New York: The risk of Covid breakthrough infection was higher among people with substance use disorders than those without, according to a study.
Researchers at the National Institute on Drug Abuse (NIDA), part of the National Institutes of Health, and Case Western Reserve University analysed electronic health records of nearly 580,000 fully vaccinated people in the US. Their finding was published in the journal World Psychiatry.
People with substance use disorders, such as alcohol, cannabis, cocaine, opioid, and tobacco use disorders, had also elevated rates of severe outcomes, including hospitalisation and death, following breakthrough infections.
The risk of breakthrough infection among vaccinated patients with substance use disorders was low overall. However, it was still higher than the risk among vaccinated people without the disorders: 7 per cent of vaccinated people with substance use disorders, compared with 3.6 per cent of vaccinated people without.
It could be because substance use disorders make the immune system weak due to drug use and co-occurring diseases. As a result, researchers hypothesised that this population might be at increased risk of breakthrough infections after getting vaccinated.
Moreover, co-occurring health conditions and adverse socioeconomic determinants of health, which are more common in people with substance use disorders, also could be responsible for the increased risk of SARS-CoV-2 breakthrough infections.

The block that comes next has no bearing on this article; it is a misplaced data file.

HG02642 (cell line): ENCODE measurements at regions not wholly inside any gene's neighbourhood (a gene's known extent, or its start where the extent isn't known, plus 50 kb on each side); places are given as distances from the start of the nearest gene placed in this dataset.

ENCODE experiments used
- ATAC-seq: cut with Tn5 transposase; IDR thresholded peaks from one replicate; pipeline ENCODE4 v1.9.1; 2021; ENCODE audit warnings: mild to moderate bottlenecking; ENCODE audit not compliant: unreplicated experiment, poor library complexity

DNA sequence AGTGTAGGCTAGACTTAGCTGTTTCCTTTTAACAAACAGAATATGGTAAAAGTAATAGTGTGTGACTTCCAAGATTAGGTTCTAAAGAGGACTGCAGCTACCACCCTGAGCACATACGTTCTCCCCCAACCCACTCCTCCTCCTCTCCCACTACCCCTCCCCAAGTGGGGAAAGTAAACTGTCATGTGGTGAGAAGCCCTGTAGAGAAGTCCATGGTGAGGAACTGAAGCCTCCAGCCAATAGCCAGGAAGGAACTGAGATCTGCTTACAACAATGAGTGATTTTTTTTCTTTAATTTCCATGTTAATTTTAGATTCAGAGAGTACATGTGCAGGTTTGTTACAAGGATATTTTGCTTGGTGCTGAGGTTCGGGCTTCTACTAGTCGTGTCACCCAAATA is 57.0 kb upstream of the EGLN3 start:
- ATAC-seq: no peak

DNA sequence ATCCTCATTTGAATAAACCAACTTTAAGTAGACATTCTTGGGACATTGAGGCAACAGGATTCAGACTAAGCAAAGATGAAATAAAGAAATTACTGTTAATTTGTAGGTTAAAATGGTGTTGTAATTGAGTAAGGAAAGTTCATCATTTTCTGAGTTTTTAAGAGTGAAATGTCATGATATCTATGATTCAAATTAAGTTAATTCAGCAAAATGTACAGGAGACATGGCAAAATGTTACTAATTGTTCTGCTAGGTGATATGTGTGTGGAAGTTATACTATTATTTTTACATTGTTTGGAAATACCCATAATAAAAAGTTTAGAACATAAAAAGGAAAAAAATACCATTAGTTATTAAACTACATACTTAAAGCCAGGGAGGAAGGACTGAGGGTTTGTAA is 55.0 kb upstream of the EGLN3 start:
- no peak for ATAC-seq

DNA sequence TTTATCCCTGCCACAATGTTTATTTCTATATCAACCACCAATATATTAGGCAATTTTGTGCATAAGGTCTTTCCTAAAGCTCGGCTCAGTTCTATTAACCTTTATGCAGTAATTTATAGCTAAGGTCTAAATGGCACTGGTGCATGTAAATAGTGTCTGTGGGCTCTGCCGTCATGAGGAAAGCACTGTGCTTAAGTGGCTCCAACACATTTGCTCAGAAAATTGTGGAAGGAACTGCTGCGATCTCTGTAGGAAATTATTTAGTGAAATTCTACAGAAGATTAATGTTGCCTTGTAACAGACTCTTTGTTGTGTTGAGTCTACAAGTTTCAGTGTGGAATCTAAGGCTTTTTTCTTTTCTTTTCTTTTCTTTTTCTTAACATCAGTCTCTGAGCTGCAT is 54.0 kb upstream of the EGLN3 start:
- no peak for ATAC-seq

"From previous studies, we knew that people with substance use disorders may be particularly vulnerable to Covid-19 and severe related outcomes. These results emphasise that, while the vaccine is essential and effective, some of these same risk factors still apply to breakthrough infections," said Rong Xu, Professor in the Center for Artificial Intelligence in Drug Discovery at Case Western Reserve University.
"It is important to continuously evaluate the effectiveness of Covid-19 vaccines and the long-term effects of Covid-19, especially among people with substance use disorders."
The risk of breakthrough infection varied slightly among people with different substance use disorders, ranging from 6.8 per cent for people with tobacco use disorder to 7.8 per cent for those with cannabis use disorder.
Factors such as adverse effects of cannabis on lung and immune function may have contributed to the higher risk for breakthrough infection in this group, the researchers said.